Spotlight: Letitia Wright

Fashion

This year’s theme, focussing specifically on “catholic imagination”, did not allow for significant leeway when it came to its interpretations — almost automatically, one thinks of the Vatican and Europe when one thinks of Catholicism. Indeed, the response of most attendees of the Gala seemed to be rather eurocentric — even Rihanna was dressed (albeit splendidly) as the Pope. Some others took the angels/demons approach with their all-white or all-black garments, often with the inclusion of lace, feathers, mesh. All worthy and valid interpretations, but perhaps somewhat expected, dare I say almost like something one would wear to a costume party — which, of course, the Met Gala is, however with most of the attendees budget, one would hope for something more extravagant and daring in its take on the theme. Especially when said theme relates to religion.

Her gown, inspired by Ethiopian pastors and more generally Ethiopian christian tradition, has stood out among masses of blacks and whites, lace skirts and ‘religious’ headpieces.

It is surprising, that only one person took a more inventive and personal approach to dressing for the event — the result, however, is extraordinary. Letitia Wright wore a dress by Coach, inspired both by their fall collection and, more notably, by Ethiopian Christianity. Her gown, inspired by Ethiopian pastors and more generally Ethiopian christian tradition, has stood out among masses of blacks and whites, lace skirts and ‘religious’ headpieces. Ethiopian crosses are embroidered on the bodice and the hem of the dress — more than a nod to her heritage. Moreover, the actress requested her favourite bible scripture, “you are the light of the world”, to be embroidered on the back of the dress. The golden cloth and embroidered details are typical of Ethiopian pastors’ dress, and Wright’s hair is done up in a traditional Ethiopian hairstyle.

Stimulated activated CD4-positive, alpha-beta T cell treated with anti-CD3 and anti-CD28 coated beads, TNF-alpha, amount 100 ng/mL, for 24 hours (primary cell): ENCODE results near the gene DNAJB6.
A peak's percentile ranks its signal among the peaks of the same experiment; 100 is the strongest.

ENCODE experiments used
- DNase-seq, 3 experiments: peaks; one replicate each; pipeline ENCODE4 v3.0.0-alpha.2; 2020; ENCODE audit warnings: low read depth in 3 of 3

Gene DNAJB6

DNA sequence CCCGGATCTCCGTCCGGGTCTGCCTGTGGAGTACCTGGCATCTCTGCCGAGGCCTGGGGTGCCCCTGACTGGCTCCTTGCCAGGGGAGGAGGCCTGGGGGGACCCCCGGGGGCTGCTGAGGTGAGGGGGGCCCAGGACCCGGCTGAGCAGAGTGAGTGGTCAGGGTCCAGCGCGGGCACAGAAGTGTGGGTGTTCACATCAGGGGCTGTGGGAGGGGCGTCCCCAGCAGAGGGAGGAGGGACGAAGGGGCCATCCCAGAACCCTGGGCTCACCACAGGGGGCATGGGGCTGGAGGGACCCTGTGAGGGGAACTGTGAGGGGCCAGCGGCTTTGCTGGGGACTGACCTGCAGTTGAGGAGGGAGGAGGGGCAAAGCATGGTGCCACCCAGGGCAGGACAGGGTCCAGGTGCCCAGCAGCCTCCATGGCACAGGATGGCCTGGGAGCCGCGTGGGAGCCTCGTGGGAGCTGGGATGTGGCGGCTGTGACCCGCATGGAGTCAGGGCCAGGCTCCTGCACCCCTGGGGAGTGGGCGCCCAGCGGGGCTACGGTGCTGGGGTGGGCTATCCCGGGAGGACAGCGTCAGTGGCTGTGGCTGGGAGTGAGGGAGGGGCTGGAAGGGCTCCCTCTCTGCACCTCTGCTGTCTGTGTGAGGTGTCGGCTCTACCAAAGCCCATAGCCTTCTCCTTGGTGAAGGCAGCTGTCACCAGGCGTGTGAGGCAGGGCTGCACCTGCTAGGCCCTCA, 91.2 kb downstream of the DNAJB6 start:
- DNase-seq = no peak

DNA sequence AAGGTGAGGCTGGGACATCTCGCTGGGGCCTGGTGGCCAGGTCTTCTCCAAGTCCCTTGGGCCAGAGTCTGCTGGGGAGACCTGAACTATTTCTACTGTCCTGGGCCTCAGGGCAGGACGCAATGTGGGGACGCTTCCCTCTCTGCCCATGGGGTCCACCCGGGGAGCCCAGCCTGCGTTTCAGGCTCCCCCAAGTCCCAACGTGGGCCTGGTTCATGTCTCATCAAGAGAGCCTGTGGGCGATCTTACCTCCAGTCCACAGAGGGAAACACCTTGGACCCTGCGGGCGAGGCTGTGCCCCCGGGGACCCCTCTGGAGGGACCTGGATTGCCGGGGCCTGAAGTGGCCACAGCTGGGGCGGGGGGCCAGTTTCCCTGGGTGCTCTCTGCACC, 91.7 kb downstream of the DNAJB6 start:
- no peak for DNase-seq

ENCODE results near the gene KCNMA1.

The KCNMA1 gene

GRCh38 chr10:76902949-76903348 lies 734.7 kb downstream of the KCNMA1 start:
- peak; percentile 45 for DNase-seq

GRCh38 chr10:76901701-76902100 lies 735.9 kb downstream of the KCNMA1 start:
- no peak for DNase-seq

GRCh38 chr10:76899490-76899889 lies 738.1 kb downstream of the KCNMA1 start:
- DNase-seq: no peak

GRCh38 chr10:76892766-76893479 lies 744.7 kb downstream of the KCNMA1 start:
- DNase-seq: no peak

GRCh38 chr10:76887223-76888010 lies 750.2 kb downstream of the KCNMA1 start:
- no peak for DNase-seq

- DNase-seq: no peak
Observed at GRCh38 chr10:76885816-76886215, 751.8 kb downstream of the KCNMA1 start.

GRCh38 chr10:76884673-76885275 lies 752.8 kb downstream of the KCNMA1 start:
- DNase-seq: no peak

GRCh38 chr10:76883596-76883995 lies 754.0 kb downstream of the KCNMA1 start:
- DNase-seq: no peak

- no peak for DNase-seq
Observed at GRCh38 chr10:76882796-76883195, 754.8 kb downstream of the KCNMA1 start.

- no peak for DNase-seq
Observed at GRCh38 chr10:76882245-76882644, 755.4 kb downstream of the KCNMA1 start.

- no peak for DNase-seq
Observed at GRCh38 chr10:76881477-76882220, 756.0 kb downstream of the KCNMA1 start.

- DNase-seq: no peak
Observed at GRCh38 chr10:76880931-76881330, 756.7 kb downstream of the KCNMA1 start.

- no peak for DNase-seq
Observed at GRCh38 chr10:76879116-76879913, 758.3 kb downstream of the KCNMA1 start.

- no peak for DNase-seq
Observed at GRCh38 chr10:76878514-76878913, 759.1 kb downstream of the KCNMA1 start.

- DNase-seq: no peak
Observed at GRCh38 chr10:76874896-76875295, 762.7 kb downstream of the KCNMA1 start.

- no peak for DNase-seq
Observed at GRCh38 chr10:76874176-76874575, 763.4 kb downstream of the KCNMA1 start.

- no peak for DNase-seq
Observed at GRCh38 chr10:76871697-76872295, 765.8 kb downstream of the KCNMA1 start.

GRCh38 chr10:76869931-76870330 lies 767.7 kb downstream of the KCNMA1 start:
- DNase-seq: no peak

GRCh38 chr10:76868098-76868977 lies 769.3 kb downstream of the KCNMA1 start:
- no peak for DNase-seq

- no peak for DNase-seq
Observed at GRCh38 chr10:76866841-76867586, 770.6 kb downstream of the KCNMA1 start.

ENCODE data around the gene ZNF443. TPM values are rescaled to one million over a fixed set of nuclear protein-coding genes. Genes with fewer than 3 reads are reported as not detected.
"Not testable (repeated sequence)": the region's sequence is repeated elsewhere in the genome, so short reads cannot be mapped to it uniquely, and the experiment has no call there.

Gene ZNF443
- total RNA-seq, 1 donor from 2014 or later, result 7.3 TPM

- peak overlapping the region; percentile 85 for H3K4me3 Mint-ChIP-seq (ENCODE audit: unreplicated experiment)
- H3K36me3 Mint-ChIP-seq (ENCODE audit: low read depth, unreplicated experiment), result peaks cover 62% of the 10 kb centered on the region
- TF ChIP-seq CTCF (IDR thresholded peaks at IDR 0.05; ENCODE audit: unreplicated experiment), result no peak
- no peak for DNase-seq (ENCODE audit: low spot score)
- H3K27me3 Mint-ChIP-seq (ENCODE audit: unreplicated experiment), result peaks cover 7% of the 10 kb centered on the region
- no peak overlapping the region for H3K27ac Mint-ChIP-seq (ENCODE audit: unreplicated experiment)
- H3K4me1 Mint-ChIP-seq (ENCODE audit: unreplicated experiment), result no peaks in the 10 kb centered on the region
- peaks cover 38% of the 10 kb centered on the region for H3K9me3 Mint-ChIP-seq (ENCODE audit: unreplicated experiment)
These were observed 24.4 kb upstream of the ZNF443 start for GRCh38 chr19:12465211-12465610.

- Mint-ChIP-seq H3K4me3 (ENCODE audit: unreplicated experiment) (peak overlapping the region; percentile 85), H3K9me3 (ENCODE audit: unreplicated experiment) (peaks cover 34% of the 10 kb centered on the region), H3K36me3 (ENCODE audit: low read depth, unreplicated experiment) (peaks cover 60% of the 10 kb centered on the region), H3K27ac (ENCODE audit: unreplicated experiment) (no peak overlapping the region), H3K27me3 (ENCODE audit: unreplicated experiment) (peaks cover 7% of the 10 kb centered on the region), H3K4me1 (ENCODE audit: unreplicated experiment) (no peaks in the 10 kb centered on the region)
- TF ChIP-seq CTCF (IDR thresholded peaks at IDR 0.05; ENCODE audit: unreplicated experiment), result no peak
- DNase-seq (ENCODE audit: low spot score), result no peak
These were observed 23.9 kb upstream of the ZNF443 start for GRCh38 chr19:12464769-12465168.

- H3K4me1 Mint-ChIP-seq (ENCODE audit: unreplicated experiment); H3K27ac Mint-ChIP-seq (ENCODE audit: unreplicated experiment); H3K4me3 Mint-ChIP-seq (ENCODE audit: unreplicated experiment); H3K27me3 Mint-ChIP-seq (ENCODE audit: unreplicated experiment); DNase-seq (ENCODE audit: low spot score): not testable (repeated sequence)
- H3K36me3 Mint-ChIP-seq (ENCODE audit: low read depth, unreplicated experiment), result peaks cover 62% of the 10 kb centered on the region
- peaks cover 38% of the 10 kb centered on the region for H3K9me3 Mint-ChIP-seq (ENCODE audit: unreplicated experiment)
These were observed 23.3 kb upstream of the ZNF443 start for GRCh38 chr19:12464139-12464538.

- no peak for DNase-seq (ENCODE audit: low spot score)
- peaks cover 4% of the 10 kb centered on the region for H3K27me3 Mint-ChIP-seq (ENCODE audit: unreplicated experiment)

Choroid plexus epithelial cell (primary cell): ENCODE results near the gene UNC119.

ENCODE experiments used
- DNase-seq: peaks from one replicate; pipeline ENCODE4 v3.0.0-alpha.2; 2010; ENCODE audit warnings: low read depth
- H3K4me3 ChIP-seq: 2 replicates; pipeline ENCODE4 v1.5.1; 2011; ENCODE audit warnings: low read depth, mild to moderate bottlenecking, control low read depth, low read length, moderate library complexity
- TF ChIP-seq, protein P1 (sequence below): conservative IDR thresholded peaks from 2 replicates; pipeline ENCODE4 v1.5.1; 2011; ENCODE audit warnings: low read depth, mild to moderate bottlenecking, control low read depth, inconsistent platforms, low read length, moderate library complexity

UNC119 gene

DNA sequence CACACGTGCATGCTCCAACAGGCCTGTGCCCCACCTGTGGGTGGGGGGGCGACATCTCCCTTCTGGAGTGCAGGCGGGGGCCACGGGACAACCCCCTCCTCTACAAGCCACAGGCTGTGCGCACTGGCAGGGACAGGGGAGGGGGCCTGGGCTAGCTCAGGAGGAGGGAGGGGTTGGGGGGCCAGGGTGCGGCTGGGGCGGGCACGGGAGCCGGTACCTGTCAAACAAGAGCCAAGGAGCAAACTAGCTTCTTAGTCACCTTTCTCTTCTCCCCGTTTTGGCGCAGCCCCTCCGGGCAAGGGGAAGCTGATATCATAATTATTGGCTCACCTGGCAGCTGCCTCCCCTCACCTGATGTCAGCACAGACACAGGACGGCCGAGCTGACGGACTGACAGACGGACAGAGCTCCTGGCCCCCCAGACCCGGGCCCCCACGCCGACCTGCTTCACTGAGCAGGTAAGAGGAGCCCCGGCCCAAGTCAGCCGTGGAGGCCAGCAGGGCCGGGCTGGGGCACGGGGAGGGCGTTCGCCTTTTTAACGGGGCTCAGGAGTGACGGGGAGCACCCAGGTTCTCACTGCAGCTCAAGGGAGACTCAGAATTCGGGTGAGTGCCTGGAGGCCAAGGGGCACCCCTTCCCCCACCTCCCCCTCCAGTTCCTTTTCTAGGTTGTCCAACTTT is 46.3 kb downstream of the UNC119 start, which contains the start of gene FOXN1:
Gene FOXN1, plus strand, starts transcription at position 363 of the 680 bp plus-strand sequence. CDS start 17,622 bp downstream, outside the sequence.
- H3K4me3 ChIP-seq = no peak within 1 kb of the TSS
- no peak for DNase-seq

Hers has been called a “refreshing take on the theme” and the actress herself admitted that she “wanted to be a bit of a rebel and take the Met theme for this year and explore it a bit differently” — indeed, she has done just that. However, this more personal interpretation has not been paid as much attention on social media and the like (perhaps due to Wright’s popularity relative to other attendees with greater social media followings), though it should, in the writer’s opinion, be more celebrated as an innovative take on the theme. On the other hand, it is equally shocking that this non-eurocentric interpretation came as a surprise at all. Perhaps, this will serve not only as inspiration to future Met Gala goers to tackle a theme in a more personal and imaginative way; but also as a reminder to the rest of us of the eurocentricity of the event and of the takes on its theme, another reminder of the fact that there is still a long way to go in diversity in the fashion industry and its followers.